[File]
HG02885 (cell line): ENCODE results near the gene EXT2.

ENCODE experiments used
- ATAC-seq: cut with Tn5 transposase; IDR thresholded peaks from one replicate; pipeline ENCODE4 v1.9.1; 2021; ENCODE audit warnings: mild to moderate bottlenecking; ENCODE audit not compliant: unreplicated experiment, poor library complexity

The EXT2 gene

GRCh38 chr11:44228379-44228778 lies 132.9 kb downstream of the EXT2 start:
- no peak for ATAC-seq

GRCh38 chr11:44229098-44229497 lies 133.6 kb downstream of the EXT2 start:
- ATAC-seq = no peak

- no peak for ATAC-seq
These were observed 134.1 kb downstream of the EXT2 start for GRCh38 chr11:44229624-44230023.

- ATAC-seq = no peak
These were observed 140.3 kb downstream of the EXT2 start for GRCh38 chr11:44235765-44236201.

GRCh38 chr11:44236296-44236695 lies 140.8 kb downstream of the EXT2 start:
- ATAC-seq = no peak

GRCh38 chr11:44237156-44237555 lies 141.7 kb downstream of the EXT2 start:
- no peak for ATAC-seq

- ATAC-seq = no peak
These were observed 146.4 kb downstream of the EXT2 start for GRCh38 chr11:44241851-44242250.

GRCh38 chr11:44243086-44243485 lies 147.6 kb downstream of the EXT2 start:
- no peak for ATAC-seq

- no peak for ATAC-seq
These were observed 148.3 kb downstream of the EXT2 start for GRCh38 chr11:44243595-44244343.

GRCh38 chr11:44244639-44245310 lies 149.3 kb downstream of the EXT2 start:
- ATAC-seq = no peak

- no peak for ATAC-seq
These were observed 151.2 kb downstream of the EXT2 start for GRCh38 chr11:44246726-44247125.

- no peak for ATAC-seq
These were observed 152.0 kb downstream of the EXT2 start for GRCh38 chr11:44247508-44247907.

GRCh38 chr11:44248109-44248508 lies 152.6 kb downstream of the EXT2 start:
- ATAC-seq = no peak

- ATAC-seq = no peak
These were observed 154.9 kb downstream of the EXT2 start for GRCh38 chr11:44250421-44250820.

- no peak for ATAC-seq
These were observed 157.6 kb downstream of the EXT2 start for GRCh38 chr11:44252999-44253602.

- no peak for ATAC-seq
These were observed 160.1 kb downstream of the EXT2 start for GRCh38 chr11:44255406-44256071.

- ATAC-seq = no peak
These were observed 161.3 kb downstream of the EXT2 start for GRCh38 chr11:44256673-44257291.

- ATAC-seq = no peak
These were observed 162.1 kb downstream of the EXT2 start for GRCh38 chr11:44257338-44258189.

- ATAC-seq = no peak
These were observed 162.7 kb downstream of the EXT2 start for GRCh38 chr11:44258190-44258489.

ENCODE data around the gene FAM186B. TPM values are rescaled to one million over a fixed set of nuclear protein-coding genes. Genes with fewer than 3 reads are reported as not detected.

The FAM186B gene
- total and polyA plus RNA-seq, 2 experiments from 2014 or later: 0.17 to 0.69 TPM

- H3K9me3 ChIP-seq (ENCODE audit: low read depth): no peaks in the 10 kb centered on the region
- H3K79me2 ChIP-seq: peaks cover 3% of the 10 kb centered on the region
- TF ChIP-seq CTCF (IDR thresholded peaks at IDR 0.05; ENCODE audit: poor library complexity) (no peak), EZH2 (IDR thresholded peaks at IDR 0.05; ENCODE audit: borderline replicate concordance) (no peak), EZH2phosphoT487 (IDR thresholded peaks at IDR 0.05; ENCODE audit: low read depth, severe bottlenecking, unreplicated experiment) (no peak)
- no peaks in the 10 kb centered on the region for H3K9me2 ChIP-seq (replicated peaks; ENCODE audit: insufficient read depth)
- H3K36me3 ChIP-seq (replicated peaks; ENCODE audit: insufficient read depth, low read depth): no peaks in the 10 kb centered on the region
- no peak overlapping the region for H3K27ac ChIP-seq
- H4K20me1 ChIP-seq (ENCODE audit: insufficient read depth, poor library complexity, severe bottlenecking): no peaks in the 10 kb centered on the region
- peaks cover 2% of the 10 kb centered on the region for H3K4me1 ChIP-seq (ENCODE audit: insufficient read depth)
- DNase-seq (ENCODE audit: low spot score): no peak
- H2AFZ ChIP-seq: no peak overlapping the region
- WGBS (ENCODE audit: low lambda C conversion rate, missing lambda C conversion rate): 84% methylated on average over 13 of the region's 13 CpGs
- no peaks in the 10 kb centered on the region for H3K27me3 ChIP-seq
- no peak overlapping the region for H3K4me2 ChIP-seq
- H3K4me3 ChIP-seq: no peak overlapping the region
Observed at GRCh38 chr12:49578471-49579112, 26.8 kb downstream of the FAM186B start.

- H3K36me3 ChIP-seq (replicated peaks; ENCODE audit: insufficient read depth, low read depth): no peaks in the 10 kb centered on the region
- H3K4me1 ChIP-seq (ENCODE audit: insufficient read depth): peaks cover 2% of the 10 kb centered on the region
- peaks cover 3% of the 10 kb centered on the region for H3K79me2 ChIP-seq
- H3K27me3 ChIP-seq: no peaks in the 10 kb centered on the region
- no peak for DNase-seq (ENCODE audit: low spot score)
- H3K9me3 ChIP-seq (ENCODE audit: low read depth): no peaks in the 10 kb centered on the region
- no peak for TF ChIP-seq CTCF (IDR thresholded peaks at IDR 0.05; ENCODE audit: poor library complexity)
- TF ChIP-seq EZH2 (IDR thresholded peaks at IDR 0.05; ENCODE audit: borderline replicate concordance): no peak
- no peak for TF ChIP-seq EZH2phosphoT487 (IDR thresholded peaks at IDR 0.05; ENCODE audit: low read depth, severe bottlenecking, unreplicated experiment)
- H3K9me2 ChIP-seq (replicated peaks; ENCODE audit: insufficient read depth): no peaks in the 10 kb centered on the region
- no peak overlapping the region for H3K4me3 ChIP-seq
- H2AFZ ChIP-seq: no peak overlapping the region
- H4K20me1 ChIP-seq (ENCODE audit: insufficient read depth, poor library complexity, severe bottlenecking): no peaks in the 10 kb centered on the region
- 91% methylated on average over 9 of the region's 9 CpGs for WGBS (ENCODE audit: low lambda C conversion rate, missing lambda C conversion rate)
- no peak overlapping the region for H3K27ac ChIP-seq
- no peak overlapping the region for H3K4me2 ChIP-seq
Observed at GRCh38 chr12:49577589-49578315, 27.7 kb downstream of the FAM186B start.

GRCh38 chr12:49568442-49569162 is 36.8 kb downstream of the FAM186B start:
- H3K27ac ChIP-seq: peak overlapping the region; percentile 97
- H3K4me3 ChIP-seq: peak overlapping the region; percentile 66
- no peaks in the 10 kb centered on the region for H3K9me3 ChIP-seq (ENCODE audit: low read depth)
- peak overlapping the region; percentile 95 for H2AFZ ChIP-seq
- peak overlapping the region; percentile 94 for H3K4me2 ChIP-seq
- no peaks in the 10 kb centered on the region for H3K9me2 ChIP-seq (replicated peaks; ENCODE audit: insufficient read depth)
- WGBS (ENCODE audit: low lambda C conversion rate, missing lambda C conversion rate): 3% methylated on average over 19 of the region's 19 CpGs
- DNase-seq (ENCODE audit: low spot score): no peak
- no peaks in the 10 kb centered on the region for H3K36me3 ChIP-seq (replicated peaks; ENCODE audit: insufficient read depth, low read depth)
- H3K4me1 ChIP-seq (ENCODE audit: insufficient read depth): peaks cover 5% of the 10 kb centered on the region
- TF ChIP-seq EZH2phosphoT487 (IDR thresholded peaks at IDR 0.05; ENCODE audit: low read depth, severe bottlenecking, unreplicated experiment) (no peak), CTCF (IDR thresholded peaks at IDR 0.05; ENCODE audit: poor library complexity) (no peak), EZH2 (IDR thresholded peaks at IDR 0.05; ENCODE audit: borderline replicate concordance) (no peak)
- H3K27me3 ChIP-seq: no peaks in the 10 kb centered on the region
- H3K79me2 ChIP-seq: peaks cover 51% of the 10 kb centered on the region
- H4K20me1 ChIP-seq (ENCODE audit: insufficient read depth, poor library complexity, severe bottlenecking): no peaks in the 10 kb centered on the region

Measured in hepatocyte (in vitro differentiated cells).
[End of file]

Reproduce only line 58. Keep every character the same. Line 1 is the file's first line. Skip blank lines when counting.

- no peak overlapping the region for H3K4me2 ChIP-seq